Streetscapes: Akron in Plein Air is back for its third year, and it’s showing how changes in the collection of on-site artists can bring a different flavor to the show.
This year the show is being staged on the third floor of Summit Artspace, in the open area in front of Box Gallery. This, according to Brian Shellito, exhibit organizer, is part of an overall plan on the part of the Akron Area Arts Alliance to extend the gallery areas throughout the building.
This year’s winners:
• First Place: Day 1 by Julie Holman.
• Second Place: Texting Undercover by Mark Erdelyi.
• Third Place: Civic Theatre by Mina Huang.
• Honorable Mentions: Still Standing — the Cement Factory, Jana Volkmer; Stadium View, Jeanette Torma; Looking Up the Canal, Carolyn Lewis; Market Street, Mina Huang; and Bridgecrossing — Towpath, Richard Makruski.
On view through Aug. 31, the exhibit has been hung on portable walls rented from Akron Society of Artists, and lit with a phalanx of clamp-mounted swing-arm lamps.
Even if this is a temporary condition based on plans not fully enacted, the condition of the space where this exhibit is being shown is dreary and, despite the light from a long bank of tall windows, more than a little gloomy.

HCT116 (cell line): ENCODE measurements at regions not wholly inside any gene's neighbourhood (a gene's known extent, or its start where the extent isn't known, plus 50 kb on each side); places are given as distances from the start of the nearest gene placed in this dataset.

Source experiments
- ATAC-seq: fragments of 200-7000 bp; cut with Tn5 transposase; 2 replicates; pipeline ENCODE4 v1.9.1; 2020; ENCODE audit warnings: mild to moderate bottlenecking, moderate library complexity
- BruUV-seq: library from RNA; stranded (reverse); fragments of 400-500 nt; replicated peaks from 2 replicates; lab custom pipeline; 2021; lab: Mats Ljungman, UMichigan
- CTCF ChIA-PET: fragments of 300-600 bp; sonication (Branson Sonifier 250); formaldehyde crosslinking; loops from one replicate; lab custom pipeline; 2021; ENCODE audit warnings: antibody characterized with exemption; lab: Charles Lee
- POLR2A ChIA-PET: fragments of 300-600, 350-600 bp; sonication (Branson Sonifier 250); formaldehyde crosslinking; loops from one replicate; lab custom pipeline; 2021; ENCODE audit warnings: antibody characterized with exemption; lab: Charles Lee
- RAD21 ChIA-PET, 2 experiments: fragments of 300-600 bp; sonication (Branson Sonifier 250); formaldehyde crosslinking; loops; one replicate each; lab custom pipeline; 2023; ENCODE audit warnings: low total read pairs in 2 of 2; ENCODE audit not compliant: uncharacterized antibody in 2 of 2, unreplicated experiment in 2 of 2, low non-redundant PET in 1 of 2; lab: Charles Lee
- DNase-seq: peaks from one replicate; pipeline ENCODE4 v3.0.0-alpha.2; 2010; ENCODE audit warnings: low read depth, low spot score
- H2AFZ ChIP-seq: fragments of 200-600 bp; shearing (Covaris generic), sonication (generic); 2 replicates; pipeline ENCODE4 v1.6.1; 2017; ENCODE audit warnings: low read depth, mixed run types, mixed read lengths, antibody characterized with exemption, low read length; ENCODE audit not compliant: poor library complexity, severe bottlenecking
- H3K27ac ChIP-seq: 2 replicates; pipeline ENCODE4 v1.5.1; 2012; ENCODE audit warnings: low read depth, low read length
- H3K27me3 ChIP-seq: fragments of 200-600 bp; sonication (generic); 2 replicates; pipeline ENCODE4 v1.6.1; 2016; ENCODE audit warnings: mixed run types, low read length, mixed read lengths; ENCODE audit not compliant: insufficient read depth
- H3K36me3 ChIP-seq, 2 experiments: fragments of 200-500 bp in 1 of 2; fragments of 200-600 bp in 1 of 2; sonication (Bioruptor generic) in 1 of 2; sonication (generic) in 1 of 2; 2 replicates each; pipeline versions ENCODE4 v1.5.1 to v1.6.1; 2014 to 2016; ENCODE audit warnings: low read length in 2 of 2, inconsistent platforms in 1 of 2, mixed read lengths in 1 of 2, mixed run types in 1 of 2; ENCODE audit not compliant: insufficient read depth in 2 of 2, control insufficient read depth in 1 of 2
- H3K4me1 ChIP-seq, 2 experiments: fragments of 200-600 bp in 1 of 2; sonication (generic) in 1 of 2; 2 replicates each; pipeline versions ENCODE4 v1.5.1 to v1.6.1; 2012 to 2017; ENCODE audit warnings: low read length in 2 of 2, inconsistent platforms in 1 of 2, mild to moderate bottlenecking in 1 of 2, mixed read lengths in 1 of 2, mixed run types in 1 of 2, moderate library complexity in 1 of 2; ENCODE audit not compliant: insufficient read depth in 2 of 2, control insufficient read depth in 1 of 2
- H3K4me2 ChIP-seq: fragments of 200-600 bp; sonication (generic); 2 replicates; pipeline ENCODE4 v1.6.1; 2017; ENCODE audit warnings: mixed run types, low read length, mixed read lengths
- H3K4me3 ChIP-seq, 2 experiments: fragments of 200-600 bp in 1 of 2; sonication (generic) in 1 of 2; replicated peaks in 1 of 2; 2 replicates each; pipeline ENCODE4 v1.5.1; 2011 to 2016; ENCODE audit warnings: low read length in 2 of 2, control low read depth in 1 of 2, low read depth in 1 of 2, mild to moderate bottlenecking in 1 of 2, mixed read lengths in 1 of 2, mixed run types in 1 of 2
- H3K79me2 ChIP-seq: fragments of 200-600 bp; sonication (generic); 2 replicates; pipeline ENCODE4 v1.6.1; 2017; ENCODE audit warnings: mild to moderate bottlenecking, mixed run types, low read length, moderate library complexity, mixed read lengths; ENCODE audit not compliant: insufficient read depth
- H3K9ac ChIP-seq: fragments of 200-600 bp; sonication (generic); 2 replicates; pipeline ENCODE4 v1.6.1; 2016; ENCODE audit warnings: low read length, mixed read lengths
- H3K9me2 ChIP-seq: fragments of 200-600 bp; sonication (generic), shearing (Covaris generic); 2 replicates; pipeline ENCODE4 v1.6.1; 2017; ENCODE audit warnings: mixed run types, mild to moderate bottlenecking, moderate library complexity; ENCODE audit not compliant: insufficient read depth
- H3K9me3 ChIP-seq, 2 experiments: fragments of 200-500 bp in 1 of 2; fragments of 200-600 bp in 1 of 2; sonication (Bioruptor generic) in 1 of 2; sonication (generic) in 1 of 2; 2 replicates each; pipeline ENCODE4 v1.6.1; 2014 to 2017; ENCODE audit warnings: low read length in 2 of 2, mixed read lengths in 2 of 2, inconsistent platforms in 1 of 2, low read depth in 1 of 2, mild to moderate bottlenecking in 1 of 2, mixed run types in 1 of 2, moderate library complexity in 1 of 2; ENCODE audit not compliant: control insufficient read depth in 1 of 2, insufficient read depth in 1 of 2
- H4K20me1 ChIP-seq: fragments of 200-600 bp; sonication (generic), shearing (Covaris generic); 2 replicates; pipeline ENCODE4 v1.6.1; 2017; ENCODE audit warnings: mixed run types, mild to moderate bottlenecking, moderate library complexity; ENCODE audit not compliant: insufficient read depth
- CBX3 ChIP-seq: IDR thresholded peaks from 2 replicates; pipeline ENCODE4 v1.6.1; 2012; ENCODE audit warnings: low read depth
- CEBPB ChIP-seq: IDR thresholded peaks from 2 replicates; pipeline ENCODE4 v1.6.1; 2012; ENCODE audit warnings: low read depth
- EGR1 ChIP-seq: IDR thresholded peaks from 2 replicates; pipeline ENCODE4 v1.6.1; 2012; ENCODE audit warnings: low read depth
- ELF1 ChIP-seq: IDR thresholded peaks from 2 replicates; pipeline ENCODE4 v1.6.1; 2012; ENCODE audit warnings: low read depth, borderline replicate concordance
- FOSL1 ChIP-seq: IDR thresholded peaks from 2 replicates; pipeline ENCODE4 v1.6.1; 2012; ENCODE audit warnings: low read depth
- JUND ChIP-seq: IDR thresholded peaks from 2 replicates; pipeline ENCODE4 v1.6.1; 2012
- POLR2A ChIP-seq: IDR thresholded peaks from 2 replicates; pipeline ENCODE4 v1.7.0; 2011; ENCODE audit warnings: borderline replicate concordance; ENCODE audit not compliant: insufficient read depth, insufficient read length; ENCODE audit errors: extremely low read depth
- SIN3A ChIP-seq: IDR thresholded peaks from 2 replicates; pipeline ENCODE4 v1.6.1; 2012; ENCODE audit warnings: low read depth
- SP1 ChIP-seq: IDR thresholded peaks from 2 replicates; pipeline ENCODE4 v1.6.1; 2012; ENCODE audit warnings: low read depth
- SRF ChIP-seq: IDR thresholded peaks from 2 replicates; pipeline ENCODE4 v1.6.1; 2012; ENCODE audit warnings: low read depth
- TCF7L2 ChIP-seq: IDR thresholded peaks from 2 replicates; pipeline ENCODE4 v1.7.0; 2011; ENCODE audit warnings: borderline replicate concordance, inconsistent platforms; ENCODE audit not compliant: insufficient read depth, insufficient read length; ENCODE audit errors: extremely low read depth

The fact that Shellito, a designer for the Beacon Journal, had to shell out money to rent the portable walls is lamentable, given that both Summit Artspace and the Akron Area Arts Alliance were formed to aid in the presentation of Akron talent.
Shellito seemed not to mind, and said that entry fees for those who took part in this year’s paint-out, held July 27-29, covered the costs and besides, they were the same ones used to display works for the Akron Art Prize.
It’s time someone spoke up about this space. It’s not the worst in the world, but it’s far from what it could be, and it’s within the power of AAAA to do something about it.
Shabby surroundings affect the way that art is seen, and that applies here more than a little.
The portable walls are a shade of dark, mossy green that doesn’t show dirt as much as white walls would, but white walls are better for collecting light, thus more conducive for viewing art.
The temporary light fixtures are also a problem in that they produce glare, which prevents viewers from getting an optimal view of the works.
All that being said, it must also be noted that, with a few exceptions, the works themselves are not as polished as they have been in the past.
Shellito said there were 19 artists participating this year, 11 of whom are new to the Streetscapes project, and some of them were new to on-site, plein-air painting.
Several of the artists decided to revisit sites that won awards last year, sometimes trying for new views, and sometimes not.
Works by newcomers are on the whole fresh and charming, if not as slick and carefully drawn as the work by Akron plein-air veterans, and this is fine. Paintings need not have a professional polish to be appreciated.
Dorothy Shinn writes about art and architecture for the Akron Beacon Journal. Send information to her at the Akron Beacon Journal, P.O. Box 640, Akron, OH 44309-0640 or email@example.com.